But I digress. Like in every horror film ever made, there's no cell signal when she grabs the phone. Of course there isn't. You're in a dark basement hole that looks like a pedophile's wet dream. What do you expect? Did you think he'd just have really good, full-bar cell service in that fucking nightmare dungeon?

"Goddamn Sprint!"

John Goodman comes in after that, playing a character called Howard, who is the guy who trapped her there. He says he saved her and she should be grateful to him because of that. No mention of how he chained her to a pipe for no damn reason, huh? That's never really addressed. We see later he has a perfectly nice upstairs area with a couch that could have convinced her she WASN'T some kind of kidnapped sex slave in a rape dungeon and made the whole thing go smoother. But I guess he just likes making things purposefully difficult!

To make things even more unclear, creepy and rape-y, she tries to escape and then Howard grabs her by the throat and sticks her with a syringe full of something that makes her pass out. He doesn't offered any real explanation for any of this, which is totally normal and not a hackneyed screenwriting device to make the movie go on longer. Why doesn't he just tell her what's wrong and prove it? Sure, she might be skeptical, but that would still be better than her thinking you're about to make her a sex slave or something. He eventually caves into the boredom of actually explaining things like a functioning human being, and tells her the world has ended. Ya know. The rational explanation.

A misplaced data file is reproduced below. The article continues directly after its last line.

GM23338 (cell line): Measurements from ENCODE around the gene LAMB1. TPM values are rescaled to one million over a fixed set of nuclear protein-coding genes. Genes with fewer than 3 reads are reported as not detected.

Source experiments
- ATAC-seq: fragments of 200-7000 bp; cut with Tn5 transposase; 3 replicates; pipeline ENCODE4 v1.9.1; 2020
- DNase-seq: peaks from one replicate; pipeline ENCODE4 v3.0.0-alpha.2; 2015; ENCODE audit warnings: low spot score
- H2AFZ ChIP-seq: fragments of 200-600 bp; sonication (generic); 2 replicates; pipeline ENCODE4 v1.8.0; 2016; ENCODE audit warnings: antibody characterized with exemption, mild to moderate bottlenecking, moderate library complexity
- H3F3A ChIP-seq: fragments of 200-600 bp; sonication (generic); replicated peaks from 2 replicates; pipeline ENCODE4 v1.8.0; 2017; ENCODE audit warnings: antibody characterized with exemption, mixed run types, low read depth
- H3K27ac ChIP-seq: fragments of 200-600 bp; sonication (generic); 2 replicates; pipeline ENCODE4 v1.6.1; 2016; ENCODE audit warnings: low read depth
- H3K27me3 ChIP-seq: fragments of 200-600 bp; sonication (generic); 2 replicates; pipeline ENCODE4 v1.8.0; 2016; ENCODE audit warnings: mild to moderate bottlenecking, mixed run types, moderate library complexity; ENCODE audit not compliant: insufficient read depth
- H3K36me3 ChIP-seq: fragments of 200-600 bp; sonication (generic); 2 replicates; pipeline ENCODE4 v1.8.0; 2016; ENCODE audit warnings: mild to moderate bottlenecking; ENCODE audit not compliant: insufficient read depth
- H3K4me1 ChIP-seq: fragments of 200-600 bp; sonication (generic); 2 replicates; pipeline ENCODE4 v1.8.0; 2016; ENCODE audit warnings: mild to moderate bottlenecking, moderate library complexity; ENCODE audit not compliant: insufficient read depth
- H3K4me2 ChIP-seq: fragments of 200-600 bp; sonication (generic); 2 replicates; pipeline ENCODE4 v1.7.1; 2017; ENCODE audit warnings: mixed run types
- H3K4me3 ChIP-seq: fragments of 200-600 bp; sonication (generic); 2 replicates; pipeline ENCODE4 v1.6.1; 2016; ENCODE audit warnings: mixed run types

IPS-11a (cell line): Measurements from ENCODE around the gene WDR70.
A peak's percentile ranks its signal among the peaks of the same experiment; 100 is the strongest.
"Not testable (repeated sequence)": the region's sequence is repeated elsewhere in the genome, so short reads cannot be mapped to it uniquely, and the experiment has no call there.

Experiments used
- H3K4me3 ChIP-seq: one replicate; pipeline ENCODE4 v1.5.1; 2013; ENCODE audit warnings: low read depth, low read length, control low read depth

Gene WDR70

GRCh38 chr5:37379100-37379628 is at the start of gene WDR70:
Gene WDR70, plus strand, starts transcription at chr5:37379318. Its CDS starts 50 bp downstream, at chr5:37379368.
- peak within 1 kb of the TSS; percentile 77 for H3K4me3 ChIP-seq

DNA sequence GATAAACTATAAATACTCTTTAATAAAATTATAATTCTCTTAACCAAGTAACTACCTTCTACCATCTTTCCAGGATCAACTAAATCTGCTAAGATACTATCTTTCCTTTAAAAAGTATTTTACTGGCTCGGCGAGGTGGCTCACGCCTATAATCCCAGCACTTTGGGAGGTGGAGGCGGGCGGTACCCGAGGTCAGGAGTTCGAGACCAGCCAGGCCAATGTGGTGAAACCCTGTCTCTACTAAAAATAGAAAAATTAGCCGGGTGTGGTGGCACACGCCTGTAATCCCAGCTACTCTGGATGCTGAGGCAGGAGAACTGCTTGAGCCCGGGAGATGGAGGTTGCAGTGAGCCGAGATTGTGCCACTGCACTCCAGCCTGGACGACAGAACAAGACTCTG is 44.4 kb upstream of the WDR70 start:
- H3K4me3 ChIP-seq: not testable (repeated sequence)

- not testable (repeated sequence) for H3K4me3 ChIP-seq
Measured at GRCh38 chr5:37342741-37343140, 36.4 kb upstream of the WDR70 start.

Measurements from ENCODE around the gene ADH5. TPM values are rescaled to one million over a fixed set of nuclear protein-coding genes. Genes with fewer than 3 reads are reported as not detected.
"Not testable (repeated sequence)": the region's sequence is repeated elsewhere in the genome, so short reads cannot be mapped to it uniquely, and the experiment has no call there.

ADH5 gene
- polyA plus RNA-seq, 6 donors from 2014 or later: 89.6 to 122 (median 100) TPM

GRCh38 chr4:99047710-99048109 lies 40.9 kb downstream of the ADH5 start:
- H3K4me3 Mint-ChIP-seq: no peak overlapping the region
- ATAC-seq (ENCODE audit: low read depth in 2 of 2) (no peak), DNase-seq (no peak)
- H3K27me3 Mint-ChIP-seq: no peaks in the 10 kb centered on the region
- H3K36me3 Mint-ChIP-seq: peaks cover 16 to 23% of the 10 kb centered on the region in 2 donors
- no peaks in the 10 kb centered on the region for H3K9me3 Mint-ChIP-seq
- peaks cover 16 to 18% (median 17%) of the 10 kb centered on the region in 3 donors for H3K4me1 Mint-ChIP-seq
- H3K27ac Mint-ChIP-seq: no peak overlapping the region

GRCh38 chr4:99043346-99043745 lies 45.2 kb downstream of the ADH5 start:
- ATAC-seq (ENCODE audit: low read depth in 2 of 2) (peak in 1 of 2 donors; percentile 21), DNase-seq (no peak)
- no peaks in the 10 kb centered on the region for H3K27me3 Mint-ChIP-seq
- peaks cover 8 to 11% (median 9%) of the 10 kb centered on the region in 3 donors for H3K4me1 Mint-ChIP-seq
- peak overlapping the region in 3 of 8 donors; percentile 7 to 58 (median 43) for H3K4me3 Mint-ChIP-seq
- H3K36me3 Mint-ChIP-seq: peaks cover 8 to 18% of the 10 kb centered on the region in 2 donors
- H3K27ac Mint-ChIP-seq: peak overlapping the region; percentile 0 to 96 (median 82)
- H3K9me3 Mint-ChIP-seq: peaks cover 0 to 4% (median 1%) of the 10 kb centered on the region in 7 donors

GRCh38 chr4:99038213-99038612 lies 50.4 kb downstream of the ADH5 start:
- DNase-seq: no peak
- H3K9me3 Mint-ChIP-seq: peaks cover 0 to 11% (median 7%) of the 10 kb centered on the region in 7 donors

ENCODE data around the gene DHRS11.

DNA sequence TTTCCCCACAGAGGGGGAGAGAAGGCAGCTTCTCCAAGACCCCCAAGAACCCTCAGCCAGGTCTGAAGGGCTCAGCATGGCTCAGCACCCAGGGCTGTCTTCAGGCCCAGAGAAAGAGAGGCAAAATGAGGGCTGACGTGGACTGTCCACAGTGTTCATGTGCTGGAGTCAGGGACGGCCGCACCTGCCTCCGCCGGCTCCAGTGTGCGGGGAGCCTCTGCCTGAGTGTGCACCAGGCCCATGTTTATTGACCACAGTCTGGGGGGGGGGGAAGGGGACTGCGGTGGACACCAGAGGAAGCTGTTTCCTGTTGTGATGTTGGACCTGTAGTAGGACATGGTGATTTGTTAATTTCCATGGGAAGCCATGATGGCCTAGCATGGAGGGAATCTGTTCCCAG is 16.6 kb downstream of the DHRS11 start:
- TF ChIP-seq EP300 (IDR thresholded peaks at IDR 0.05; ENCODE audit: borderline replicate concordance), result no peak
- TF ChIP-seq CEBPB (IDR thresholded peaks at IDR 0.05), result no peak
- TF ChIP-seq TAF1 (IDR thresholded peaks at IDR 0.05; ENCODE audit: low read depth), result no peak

The movie does get better after that. I'll admit. There's this other guy in the bunker with them, Emmett, who acts as a pretty good decent tolerable eh-we'll-go-with-it comic relief, and some nice scenes where you don't quite know where the film's going yet – some decent paranoia and world-building that work because you've seen so little of it. The uncertainty over Howard's motives and whether he's crazy or the world really has ended make this a pretty decent suspense sequence. And you get some good tension out of these scenes. So I will throw everyone else a bone and admit these parts of the movie were pretty cool. And I liked the scene where they hear someone outside and it turns out to be a woman with her face melting. That was pretty wholesome family fun.